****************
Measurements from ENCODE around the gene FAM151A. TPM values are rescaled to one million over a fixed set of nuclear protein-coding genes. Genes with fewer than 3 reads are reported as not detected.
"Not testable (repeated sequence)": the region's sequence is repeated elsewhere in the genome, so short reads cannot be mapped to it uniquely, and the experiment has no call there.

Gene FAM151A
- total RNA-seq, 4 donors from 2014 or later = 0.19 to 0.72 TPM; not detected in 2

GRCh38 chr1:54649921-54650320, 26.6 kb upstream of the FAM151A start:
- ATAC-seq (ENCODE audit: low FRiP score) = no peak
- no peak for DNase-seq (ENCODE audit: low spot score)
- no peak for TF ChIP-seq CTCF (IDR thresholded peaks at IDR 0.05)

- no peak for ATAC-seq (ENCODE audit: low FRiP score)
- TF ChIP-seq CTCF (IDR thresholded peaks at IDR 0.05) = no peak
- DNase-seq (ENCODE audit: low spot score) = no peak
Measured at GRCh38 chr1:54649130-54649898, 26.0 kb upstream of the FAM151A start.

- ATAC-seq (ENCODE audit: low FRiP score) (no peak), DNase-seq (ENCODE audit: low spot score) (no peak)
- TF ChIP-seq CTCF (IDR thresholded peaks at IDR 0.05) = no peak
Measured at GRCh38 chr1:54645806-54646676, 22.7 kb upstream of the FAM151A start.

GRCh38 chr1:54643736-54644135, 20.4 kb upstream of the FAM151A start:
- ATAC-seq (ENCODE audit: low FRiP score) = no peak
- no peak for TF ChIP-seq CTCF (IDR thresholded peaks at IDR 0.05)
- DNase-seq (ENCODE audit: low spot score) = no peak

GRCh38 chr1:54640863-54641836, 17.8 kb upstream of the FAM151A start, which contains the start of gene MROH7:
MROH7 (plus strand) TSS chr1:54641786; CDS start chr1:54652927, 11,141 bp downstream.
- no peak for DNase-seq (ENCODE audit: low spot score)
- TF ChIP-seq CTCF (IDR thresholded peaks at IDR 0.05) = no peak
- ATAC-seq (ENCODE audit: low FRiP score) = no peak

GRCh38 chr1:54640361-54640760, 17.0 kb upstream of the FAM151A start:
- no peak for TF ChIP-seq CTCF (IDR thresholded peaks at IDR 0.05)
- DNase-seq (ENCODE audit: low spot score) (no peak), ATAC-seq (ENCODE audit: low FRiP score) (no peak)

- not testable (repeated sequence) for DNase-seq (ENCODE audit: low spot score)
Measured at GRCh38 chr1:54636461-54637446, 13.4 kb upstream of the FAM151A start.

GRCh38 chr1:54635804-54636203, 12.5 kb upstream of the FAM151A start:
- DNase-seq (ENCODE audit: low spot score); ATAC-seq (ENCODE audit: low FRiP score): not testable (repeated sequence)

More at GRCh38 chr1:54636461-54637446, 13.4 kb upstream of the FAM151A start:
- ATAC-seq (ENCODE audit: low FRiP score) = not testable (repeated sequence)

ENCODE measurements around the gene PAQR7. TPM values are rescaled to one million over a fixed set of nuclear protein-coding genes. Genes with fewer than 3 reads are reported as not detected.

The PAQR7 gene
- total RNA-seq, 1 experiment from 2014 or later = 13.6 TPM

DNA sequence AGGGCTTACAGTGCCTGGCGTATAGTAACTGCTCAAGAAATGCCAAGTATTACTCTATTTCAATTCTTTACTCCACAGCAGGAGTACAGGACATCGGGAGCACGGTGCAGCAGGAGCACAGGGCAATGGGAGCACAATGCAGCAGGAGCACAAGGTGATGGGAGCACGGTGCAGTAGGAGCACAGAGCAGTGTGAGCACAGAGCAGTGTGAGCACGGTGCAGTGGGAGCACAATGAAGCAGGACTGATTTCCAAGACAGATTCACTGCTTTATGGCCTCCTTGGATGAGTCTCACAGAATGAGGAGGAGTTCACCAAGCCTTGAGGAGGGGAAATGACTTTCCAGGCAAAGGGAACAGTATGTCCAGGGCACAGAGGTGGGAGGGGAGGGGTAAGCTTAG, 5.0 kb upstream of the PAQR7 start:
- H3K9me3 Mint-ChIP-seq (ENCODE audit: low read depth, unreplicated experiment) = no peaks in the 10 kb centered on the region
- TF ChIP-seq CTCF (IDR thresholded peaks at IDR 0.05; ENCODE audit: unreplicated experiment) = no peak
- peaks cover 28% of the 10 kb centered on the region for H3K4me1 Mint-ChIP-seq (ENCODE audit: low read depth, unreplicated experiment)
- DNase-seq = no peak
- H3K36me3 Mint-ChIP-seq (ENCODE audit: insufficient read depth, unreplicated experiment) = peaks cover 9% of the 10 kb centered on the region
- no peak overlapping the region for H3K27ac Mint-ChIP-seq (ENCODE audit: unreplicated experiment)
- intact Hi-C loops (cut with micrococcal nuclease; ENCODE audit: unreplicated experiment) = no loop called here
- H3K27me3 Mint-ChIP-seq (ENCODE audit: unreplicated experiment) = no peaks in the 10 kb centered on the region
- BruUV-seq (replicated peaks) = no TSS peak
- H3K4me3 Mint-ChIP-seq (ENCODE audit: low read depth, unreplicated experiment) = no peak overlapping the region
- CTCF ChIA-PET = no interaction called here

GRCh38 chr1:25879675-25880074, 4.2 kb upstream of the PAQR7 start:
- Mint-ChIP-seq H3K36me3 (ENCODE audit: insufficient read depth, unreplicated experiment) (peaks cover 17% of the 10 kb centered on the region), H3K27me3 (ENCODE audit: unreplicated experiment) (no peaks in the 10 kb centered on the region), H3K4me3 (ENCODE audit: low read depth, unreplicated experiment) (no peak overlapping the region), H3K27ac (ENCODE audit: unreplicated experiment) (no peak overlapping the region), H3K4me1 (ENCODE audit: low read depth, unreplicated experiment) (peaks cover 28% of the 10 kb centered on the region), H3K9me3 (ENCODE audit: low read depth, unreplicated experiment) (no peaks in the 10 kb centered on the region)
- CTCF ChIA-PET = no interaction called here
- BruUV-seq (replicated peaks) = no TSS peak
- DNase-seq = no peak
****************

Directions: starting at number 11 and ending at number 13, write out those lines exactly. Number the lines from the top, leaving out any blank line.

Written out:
- DNase-seq (ENCODE audit: low spot score) = no peak
Measured at GRCh38 chr1:54649130-54649898, 26.0 kb upstream of the FAM151A start.

- ATAC-seq (ENCODE audit: low FRiP score) (no peak), DNase-seq (ENCODE audit: low spot score) (no peak)